AGRICULTURE and Water Minister Barnaby Joyce has rejected suggestions his calls for increased superannuation contributions to local agricultural investments conflicts with his warnings against corporatising the WA farmer-owned grains co-op CBH.
Mr Joyce pushed a strong message at the ABARES conference in Canberra last week about the "paradox" between strong foreign interest in Australian agriculture and the dearth of local contributions from superannuation funds.
He said of about $2 trillion invested in super funds, only 0.3 per cent was in agriculture and the maximum exposure of any fund to farming was just 1pc.
"I've had a look at some of these funds in my discussions with asset managers and this issue I find perplexing," he said.
"I wonder if agriculture was a better or worse investment than being overweighted in coal shares.
"We have to make sure that we create a culture where investment in the agricultural portfolio is just as logical as an investment in the iron ore portfolio, or the coal portfolio, or the infrastructure portfolio."
Mr Joyce said the scenario was a "paradox that we really need to deal with and we really need to get on top of".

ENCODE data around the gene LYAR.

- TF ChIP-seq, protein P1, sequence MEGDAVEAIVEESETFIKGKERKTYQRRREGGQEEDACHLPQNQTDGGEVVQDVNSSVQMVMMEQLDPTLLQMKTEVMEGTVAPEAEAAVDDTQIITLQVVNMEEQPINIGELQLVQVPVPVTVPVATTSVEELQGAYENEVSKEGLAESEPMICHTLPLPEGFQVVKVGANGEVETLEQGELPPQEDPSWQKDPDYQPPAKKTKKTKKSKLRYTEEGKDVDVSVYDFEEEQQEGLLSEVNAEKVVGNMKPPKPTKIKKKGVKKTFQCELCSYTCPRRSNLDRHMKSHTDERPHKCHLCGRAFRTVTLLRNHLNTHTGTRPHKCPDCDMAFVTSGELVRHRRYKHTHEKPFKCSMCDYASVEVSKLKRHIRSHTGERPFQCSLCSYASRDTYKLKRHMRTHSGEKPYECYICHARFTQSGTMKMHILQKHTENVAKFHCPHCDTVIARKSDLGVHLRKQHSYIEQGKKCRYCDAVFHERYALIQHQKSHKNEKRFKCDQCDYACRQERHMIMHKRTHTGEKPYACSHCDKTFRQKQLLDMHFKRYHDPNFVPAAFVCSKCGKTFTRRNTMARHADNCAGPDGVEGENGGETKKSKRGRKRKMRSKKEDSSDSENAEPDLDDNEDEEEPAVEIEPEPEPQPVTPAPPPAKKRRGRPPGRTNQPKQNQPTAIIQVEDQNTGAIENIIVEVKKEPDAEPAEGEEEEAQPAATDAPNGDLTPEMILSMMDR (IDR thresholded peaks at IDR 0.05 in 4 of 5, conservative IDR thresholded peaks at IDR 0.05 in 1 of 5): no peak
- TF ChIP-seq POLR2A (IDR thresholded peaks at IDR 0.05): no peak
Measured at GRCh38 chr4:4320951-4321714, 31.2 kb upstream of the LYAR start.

Speaking to national media following his ABARES address, Mr Joyce reaffirmed his views on CBH potentially altering its structure and the associated pitfalls.
He said co-operatives saw a short-term financial gain in corporatisation "and that's fair enough - and they get that short-term gain".
"They get a share, they sell their share and then someone else owns the company," he said.
"And then that other person when they own the company, of course, has a duty of stewardship to their shareholders and therefore they drive the price up, on the price of their asset, and the return they get for their capital.
"And then the farmers charge in to see me and they say 'this is totally unfair' and I say 'well mate you sold the share - you bought the risk'."
Mr Joyce said he found it peculiar that Australian agriculture was a venue for foreign investment but not for domestic super funds.
"I truly believe the Australian people want more than 0.3pc of their superannuation invested in agricultural assets and when you discuss it, they're quite shocked by the fact their super fund has such little hold on Australian agricultural assets," he said.
"Any Australian super fund should have the capacity to go on the share market and see what shares are available and also get out there and create agricultural vehicles between themselves."
Shadow Agriculture Minister Joel Fitzgibbon has described Mr Joyce's warning on CBH corporatisation as "extraordinary".
Mr Fitzgibbon said the only interpretation possible of the Deputy Prime Minister's comments on CBH was: "you will choose the corporate structure I prefer or you will get no assistance from this government."
"That in my view is a first and it's extraordinary," Mr Fitzgibbon said.